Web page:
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Building's interior served as frolicking ground

Becker and Mary Lou Spaun, circa 1954, in their father's second-floor office in the Hornback Building.


The Hornback Building on the northwest corner Fifth and Broadway in Hannibal was a playground for my brothers and me during the 1950s, as we amused ourselves via exploration of the interior of the three-story building that our father chose for his law office in 1937, and where his office remained for another four decades.

Our collective family memories center around a skeleton stored in the depths of the clay-floor basement, most likely a remnant left behind from one of three or four physicians with long-time association to the building. To us, that skeleton loomed larger than life, provoking squeals from this sister when her two brothers dared to taunt.

I can barely imagine the commotion we must have caused when Mom brought us downtown to see Daddy, and the three of us kids took off to visit the other office workers in the building.

All during the 1940s and 1950s, the Spaun law office was two rooms on the south side of the second floor, which had been occupied in 1912 by the Columbia Land Oil and Gas Co.

In 1959, our father moved his office to the first floor, renting rooms previously occupied by James C. Chilton, physician.

During the decades of the 1940s and 1950s, Roy Hamlin, noted attorney and former Speaker of the House for the state of Missouri, occupied a suite of offices on the third floor, overlooking Central Park. Vivian Link, a prim and proper woman with a thin facial profile, was his secretary, and cheerfully passed out candy when we climbed those daunting steps to pay a visit.

On the second floor, in rooms previously occupied by Dr. Mary Sophia Ross, was the Equitable Life Insurance office managed by Richard Turner and William D. Speak. The office secretary was Corrie Glascock, a rotund woman who treated us children as if we were visiting dignitary.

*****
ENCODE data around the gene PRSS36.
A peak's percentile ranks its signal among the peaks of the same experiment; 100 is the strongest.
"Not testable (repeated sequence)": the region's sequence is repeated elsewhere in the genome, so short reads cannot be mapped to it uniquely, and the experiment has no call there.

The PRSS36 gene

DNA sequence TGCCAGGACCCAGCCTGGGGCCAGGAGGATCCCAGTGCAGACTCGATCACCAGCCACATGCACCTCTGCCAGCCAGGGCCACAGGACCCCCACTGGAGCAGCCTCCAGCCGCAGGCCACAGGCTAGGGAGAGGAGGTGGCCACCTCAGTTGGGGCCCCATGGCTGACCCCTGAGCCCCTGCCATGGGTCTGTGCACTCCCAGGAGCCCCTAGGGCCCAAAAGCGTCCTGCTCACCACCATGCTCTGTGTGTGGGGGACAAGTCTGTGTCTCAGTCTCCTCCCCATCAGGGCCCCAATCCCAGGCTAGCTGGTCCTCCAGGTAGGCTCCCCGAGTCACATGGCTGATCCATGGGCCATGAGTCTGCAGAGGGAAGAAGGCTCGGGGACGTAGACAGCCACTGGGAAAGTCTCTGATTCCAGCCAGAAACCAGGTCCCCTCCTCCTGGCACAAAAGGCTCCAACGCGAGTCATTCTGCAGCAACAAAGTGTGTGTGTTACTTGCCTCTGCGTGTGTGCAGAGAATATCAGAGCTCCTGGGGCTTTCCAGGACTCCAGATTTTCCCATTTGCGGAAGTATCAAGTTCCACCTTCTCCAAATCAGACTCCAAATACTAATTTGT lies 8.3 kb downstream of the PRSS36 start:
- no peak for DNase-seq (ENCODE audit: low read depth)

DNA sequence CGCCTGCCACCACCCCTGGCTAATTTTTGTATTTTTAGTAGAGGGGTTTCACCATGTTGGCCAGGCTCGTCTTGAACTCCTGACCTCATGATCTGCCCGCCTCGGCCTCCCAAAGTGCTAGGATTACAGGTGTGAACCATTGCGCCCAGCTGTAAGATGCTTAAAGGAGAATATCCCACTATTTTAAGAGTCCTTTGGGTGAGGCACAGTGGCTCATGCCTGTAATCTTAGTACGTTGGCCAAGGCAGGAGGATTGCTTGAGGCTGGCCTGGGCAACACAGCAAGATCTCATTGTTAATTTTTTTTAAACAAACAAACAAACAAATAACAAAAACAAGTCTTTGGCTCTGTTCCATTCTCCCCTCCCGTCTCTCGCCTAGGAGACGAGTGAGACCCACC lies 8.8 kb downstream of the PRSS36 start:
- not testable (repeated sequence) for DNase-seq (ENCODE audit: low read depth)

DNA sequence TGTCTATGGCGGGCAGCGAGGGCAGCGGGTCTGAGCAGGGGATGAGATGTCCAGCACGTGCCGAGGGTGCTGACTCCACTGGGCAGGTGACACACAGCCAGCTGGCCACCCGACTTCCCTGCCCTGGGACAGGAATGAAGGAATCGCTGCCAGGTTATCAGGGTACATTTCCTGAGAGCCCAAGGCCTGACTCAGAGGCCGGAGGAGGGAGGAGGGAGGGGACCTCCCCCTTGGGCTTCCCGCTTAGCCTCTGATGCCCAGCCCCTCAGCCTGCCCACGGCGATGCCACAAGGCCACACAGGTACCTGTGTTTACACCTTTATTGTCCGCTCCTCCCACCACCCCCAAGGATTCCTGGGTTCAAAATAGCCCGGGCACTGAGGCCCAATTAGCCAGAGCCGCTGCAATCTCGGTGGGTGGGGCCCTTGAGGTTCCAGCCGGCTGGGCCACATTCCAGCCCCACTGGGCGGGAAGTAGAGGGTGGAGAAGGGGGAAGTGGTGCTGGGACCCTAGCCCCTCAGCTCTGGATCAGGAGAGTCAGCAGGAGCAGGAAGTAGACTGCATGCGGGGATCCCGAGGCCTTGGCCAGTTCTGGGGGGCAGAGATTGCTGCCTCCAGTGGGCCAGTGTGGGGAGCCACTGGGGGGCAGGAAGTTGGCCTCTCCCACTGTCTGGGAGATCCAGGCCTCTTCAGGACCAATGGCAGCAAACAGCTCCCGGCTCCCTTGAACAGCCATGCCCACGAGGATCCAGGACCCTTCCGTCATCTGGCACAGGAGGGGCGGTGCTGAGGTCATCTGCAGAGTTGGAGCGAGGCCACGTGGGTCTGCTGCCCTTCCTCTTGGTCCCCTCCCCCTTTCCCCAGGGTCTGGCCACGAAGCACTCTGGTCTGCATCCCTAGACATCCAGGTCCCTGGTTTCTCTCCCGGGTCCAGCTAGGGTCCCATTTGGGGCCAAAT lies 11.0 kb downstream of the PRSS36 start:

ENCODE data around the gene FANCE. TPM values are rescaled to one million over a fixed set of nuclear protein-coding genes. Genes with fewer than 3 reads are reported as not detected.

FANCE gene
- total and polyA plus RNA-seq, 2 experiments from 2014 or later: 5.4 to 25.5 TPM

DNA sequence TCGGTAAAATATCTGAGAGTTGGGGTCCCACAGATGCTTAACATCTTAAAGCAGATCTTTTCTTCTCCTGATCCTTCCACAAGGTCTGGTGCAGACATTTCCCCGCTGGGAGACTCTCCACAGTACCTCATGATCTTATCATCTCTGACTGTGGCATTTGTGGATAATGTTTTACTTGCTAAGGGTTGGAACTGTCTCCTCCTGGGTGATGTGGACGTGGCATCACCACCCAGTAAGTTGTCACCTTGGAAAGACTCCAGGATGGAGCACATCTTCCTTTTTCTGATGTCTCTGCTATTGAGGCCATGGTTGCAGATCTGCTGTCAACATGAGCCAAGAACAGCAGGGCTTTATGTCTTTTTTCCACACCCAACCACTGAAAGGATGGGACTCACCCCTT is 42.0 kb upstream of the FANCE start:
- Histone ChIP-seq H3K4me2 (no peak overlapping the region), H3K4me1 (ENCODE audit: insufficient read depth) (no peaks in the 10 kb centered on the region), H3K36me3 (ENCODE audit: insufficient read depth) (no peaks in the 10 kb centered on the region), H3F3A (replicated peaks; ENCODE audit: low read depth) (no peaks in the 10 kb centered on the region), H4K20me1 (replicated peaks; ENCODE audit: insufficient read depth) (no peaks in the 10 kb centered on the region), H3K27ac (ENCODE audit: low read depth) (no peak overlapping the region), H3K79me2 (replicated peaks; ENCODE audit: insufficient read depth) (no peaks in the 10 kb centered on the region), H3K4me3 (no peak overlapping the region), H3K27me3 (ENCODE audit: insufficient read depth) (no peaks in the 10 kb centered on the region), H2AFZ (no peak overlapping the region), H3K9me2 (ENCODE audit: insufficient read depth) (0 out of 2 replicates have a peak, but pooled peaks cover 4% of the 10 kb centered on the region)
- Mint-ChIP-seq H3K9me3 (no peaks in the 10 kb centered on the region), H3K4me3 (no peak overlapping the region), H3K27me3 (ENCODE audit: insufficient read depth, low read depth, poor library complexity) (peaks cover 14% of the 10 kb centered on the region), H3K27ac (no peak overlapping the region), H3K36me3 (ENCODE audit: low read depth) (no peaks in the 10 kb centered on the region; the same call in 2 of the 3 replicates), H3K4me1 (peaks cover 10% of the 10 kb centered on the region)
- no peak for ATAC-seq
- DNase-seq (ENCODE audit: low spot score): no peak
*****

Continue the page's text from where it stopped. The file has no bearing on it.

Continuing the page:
Dr. George A. Hornback – the son of the Dr. E.T. Hornback who had the building constructed sometime prior to 1907, maintained his offices on the first floor, east side of the building. Dr. Hornback fitted my older brother and me for our first glasses. My brother has worn glasses ever since; mine were pink and pitifully ugly and I chewed the ends off of the plastic earpieces, exposing wires that made them unwearable. I didn’t get another pair of glasses until I was in my 40s.

Our family grew to four and then to five children. Daddy moved his office from the south side of the second floor to the west side of the first floor in 1959, and the younger siblings picked up where the older siblings left off.

I can still hear the sound of our steps on the dark old wooden staircase. I can still feel my hands rubbing against the carved wooden bannisters. I can still smell the combined odors associated with medicine and law books. I can picture where my dad’s secretary, Stella DeLaPorte, sat in the second-floor office. I remember how our youthful voices echoed when we hollered from the top floor to the bottom. The memories remain etched in my mind.

When I started out researching Dr. Mary Sophia Ross for a related history story, (click here to read it) I realized that this prominent Hannibal physician who started her medical career in Hannibal pre-1910 was still practicing medicine – and living - in the Hornback building when my father first moved to Hannibal in 1937. They were next-door neighbors. His earliest daily diary didn’t mention Dr. Ross, but did reveal how his hopes would rise when he heard people climbing the steps to the second floor of the building, only to have those hopes dashed when the people continued on past his office door, and up another flight of stairs to Roy Hamlin’s office.

The three storied structure, a testament to the times when walking up two flights of stairs to conduct business was a way of life, remains – in my humble opinion – one of the most structurally picturesque buildings in Hannibal.

Reflecting upon memories of some 50 years past demonstrate that to every thing, there is a season.

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